Our galaxy has a shocking array of really strange stars. Here’s the ultimate guide

You know how stars do. They’re out there, doing their thing, fusing a whole bunch of hydrogen into helium, shining up the joint.

But some stars are just a little bit different from the norm. Not content with simply lighting up the night sky like a giant disco, they zoom, shimmer, dim and even hang around seeming to be older than the actual Universe.

These are our galaxy’s oddballs, and we love each and every one.

Need for speed: PSR J0002+6216

cannonball pulsar(J. English/University of Manitoba/NRAO/F. Schinzel et al./DRAO/Canadian Galactic Plane Survey/NASA/IRAS)

We’re not sure where the star named PSR J0002+6216 is headed, but we know it’s heading there fast. It’s travelling at the absolutely breakneck speed of 1,130 kilometres per second (700 miles per second). That could take it from Earth to the Moon in six minutes.

It’s one of the fastest stars we’ve ever seen.

There are a few of these runaway “hypervelocity” stars in the Milky Way, but few with origins as clear as J0002. It’s a pulsar, a type of rapidly rotating neutron star – the collapsed core of a massive star after it has gone supernova.

It was ejected from the expanding cloud of a recent supernova explosion, leaving a trail behind after it punched through the explosion’s outer shell of debris. The supernova was so powerful it kicked out the star and sent it careening through the galaxy.

Red and dead: RX J0806.4-4123 (815 light-years)

infrared star(Nahks Tr’Ehnl, Penn State)

Pulsar RX J0806.4-4123 – another dead star – has been observed emitting infrared radiation over long distances. By itself, that’s not so unusual – but RX J0806.4-4123’s extended emission is only infrared. That’s never been seen before; usually we see pulsars through X-ray and radio emissions. 

“We observed an extended area of infrared emissions around this neutron star … the total size of which translates into about 200 astronomical units (or 2.5 times the orbit of Pluto around the Sun) at the assumed distance of the pulsar.”

There are two possible explanations: a fallback disc of material that coalesced around the star after the supernova – basically the dead star’s own material, interfering with its typical emissions. This could have implications for our understanding of neutron star evolution.

Or it could be a pulsar wind nebula, created when a powerful wind from a pulsar blows back the material left over from the star’s explosion, hollowing out a cavity in the nebula. But these are usually seen in the X-ray spectrum. An infrared-only pulsar wind nebula would be a new and exciting discovery indeed.

Mutually assured destruction: Apep

apep(ESO/Callingham et al.)

Last year, hidden away in a sinuous cloud of glowing dust, astronomers found something amazing: a binary star called Apep that’s right on the verge of a spectacular supernova. And when it goes, there’s a good chance it will spew out a gamma-ray burst, releasing more energy in 10 seconds than the Sun could in 10 billion years.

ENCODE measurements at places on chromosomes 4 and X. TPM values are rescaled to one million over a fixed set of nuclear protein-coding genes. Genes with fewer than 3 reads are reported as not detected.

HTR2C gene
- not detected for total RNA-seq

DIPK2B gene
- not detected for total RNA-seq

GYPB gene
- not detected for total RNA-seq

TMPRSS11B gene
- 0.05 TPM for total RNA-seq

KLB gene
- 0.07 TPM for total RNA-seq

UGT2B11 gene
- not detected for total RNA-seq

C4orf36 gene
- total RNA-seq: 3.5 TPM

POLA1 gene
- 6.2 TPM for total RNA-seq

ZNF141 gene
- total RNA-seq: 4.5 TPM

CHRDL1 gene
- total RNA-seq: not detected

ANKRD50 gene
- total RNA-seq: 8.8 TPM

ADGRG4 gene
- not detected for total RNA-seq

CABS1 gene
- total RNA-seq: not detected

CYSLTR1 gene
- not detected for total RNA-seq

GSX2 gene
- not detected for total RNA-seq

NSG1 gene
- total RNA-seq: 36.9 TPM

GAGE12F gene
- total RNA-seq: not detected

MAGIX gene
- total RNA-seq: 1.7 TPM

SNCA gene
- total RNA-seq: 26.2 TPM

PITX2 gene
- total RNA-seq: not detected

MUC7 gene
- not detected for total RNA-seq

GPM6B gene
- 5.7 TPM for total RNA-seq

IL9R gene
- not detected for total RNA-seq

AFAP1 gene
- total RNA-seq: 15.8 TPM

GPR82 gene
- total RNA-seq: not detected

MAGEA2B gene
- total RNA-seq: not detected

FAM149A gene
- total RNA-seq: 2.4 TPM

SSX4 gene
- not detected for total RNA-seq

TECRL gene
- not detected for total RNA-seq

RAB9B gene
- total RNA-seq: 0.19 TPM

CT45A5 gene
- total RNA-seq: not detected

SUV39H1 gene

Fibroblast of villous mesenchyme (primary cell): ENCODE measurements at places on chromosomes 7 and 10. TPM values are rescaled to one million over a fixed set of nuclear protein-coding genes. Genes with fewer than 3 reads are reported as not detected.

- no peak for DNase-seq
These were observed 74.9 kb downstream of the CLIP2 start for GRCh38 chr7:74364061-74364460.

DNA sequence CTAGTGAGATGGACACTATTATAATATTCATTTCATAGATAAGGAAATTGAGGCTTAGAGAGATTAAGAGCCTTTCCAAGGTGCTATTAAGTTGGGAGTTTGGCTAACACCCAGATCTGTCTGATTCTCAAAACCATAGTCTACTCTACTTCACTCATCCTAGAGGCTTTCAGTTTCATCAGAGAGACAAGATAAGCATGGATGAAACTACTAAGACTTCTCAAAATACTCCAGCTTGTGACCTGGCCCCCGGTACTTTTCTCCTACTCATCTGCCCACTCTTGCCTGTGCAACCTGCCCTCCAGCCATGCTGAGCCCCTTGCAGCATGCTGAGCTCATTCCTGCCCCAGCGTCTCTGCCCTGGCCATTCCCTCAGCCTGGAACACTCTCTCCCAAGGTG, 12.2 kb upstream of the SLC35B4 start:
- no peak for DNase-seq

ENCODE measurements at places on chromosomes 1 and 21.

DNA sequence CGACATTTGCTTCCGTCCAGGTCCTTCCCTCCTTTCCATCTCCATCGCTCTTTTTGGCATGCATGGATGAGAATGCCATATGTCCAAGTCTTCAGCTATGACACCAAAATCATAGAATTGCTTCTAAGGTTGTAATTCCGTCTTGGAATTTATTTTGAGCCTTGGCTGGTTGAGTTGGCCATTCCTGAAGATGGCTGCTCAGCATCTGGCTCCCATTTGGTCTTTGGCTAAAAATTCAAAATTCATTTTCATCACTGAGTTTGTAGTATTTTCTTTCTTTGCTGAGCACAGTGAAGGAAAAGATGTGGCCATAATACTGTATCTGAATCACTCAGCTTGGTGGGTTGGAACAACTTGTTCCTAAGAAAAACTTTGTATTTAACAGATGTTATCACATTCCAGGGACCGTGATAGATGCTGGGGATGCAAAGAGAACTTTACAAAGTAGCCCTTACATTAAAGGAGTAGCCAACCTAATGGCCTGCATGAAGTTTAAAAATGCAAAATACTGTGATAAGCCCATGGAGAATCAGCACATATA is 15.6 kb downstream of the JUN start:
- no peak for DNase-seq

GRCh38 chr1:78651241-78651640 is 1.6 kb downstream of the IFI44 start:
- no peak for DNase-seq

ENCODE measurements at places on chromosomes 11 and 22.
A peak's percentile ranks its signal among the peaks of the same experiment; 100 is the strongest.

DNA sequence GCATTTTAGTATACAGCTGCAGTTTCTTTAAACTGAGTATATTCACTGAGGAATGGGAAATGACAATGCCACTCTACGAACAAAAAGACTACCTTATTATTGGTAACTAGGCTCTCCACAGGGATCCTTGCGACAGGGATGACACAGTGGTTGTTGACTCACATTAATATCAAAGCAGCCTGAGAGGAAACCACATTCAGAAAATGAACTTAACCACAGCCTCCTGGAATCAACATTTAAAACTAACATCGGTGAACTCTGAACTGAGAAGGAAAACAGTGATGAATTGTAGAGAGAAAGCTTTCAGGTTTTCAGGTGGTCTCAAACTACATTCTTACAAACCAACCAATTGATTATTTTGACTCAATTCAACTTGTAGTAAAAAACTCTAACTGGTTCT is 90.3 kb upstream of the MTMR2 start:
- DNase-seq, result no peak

Never before have we observed a gamma-ray burst in the Milky Way.

The two stars are unusual, too – Wolf-Rayet stars. These are very hot, very luminous, very old stars that typically have at least 25 times the mass of the Sun, which they lose at a tremendous rate. Because this stage of a star’s life is so short, we don’t see many of them at all.

As the two stars orbit each other, they churn the mass they’re shedding into a spiral shape, much like a lawn sprinkler, creating a rare type of nebula called a pinwheel.

The Ancient One: HD 140283

methuselah(Digitized Sky Survey (DSS), STScI/AURA, Palomar/Caltech, and UKSTU/AAO)

HD 140283 is a very peculiar star indeed. It’s old – super old. As in, beginning of the Universe old. That’s not terribly uncommon; the Milky Way is speckled with old stars here and there. But none of those others seem to be older than the Universe itself.

HD 140283 – AKA the Methuselah star – does. The Universe is around 13.8 billion years old. Based on Hubble measurements of its brightness in 2013, HD 140283 appeared to be around 14.5 billion years old.

Look, there was a margin for error of 800 million years – which means, even according to those calculations, it could easily still be younger than the Universe. And it would actually have to be, unless our understanding of the Universe is wrong.

The Alien Megastructure: Tabby’s Star

tabbys star(NASA/JPL-Caltech)

The hype has died down now, but we don’t think we’ll ever stop being deeply curious about the secrets of KIC 8462852, AKA Tabby’s Star. Discovered by astronomer Tabetha Boyajian of Yale University, it showed some really unusual behaviour of brightening and dimming.

The fluctuations are not of the regular kind you’d expect from orbiting planets, or a variable star. It’s seemingly random, with bright and dim periods lasting for arbitrary amounts of time, and it darkens by as much as 22 percent.

Some wavelengths are blocked more than others – which rules out an “alien megastructure” such as a Dyson sphere; also, it’s too old to still have enough of a protoplanetary disc remaining to cause that level of light blockage.

Other theories include a ringed planet passing in front of the star, either absolutely enormous or a smaller one with an orbital wobble; a swarm of comets; space junk; the star swallowing a planet; something happening inside the star itself; and the scientific equivalent of a shrug emoji.